What is bone marrow concentrate (BMC)?

Bone marrow is the soft, spongy substance that fills the inner cavities of bones. It is where blood is produced.

Tiny spaces in the bone marrow hold blood and stem cells, the primitive cells that are able to grow into various types of blood cells. Under certain conditions, some of these stem cells can also create new tissue like bone, cartilage, fat and blood vessels.

BMC, also known as bone marrow aspirate concentrate (BMAC), is a fluid containing cells taken from bone marrow.

How is bone marrow concentrate (BMC) obtained?

The first step in producing BMC is to collect bone marrow aspirate through a minimally invasive method that uses a needle to remove bone marrow from a large bone, such as the pelvic bone. The procedure is generally done under local anesthesia, sedation or with general anesthesia. The aspirate is then put through processing that uses a centrifuge. Bone marrow processing methods vary widely and can affect the number and quality of cells, especially in terms of useful stem and progenitor cells.

What are the risks involved with obtaining bone marrow concentrate?

Risks are rare, but may include:

  • Bleeding.
  • Infection.
  • Pain that continues after the procedure.

How is bone marrow concentrate (BMC) used to help repair or heal tissue?

Experts are still determining how BMC will work within the body (mechanism of action), as well as how well it will work (clinical efficacy). However, experts do believe that BMC decreases (modulates) inflammation and it can potentially help new tissue form.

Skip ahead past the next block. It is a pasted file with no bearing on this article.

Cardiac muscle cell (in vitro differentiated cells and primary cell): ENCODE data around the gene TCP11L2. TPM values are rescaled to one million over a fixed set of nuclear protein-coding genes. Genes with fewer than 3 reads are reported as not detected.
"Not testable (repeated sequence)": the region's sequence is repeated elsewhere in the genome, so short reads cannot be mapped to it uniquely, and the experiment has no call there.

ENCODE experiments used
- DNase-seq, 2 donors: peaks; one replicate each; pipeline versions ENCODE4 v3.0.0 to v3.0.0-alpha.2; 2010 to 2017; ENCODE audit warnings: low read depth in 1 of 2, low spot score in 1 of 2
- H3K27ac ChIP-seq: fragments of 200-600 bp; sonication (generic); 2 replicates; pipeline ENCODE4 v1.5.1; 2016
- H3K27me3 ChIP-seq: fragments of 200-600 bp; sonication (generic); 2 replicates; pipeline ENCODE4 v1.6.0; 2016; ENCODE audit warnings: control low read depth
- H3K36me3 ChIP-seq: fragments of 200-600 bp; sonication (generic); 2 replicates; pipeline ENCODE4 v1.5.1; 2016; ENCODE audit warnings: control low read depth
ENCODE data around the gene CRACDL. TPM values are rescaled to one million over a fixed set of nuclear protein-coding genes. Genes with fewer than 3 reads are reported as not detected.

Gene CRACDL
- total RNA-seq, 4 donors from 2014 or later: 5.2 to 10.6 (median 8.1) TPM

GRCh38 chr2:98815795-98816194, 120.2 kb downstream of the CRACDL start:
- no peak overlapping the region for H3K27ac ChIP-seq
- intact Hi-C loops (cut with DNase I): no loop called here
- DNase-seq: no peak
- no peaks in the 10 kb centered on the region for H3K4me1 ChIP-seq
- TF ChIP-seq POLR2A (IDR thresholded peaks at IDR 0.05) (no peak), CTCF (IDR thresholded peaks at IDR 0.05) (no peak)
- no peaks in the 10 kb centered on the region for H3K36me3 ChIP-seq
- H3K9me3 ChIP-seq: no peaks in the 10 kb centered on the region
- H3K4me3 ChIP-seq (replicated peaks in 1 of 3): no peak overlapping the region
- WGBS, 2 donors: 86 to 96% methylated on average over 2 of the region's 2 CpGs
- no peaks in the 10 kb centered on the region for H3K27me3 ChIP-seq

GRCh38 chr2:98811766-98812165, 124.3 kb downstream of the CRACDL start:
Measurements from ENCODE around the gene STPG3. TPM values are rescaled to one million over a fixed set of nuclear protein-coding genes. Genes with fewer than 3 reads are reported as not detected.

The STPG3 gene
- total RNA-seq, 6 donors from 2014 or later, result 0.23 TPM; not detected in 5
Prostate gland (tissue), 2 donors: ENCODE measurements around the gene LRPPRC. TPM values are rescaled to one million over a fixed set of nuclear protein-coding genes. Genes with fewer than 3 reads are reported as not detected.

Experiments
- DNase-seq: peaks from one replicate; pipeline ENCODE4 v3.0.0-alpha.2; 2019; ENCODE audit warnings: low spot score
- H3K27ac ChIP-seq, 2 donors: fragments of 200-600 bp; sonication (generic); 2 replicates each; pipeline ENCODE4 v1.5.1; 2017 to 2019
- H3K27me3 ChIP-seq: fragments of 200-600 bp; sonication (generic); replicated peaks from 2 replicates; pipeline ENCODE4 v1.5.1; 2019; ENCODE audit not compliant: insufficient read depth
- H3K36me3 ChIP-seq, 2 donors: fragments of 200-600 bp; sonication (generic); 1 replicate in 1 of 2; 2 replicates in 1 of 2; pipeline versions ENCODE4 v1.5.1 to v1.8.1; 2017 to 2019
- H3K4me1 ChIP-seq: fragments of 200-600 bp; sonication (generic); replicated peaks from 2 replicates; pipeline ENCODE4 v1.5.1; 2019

BMC may:

Last reviewed by a Cleveland Clinic medical professional on 03/18/2019.

References

  • American Orthopaedic Foot & Ankle Society. Accessed 3/19/2019.Bone Marrow Aspiration. (http://legacy.aofas.org/footcaremd/treatments/Pages/Bone-Marrow-Aspirate-Concentrate.aspx)
  • Piuzzi NS, Mantripragada VP, Sumski A, Selvam S, Boehm C, Muschler GF. JBJS Rev. 2018 Nov;6(11):e4. doi: 10.2106/JBJS.RVW.18.00007. Accessed on 3/19/2019.Bone Marrow-Derived Cellular Therapies in Orthopaedics: Part I: Recommendations for Bone Marrow Aspiration Technique and Safety. (https://www.ncbi.nlm.nih.gov/pubmed/30461435)
  • Piuzzi, NS, Khlopas A, Newman JM, Ng M, Roche M, Husni ME, Spindler KP, Mont MA, Muschler G. J Knee Surg. 2018 Jan;31(1):22-26. doi: 10.1055/s-0037-1608844. Epub 2017 Nov 22. Review.Bone Marrow Cellular Therapies: Novel Therapy for Knee Osteoarthritis. (https://www.ncbi.nlm.nih.gov/pubmed/29166682)
  • Rodriguez-Fontan F, Piuzzi NS, Kraeutler MJ, Pascual-Garrido C. PM R. 2018 Dec;10(12):1353-1359. doi: 10.1016/j.pmrj.2018.05.016. Epub 2018 May 29. Accessed 3/19/2019.Early Clinical Outcomes of Intra-Articular Injections of Bone Marrow Aspirate Concentrate for the Treatment of Early Osteoarthritis of the Hip and Knee: A Cohort Study. (https://onlinelibrary.wiley.com/doi/full/10.1016/j.pmrj.2018.05.016)
  • Themistocleous GS, Chloros GD, Kyrantzoulis IM, et al. . Heliyon. 2018;4(10):e00871. Accessed on 3/19/2019.Effectiveness of a single intra-articular bone marrow aspirate concentrate (BMAC) injection in patients with grade 3 and 4 knee osteoarthritis (https://www.ncbi.nlm.nih.gov/pmc/articles/PMC6197942/)
  • McKenna RW, Riordan NH.. CellR4 2014; 2 (4): e1100. Accessed on 3/19/2019. Minimally Invasive Autologous Bone Marrow Concentrate Stem Cells in the Treatment of the Chronically Injured Achilles Tendon: A Case Report (https://www.cellr4.org/article/1100)
  • Holton J, Imam MA, Snow M. . Front Surg. 2016;3:33. Accessed on 3/19/2019.Bone Marrow Aspirate in the Treatment of Chondral Injuries (https://www.frontiersin.org/articles/10.3389/fsurg.2016.00033/full)

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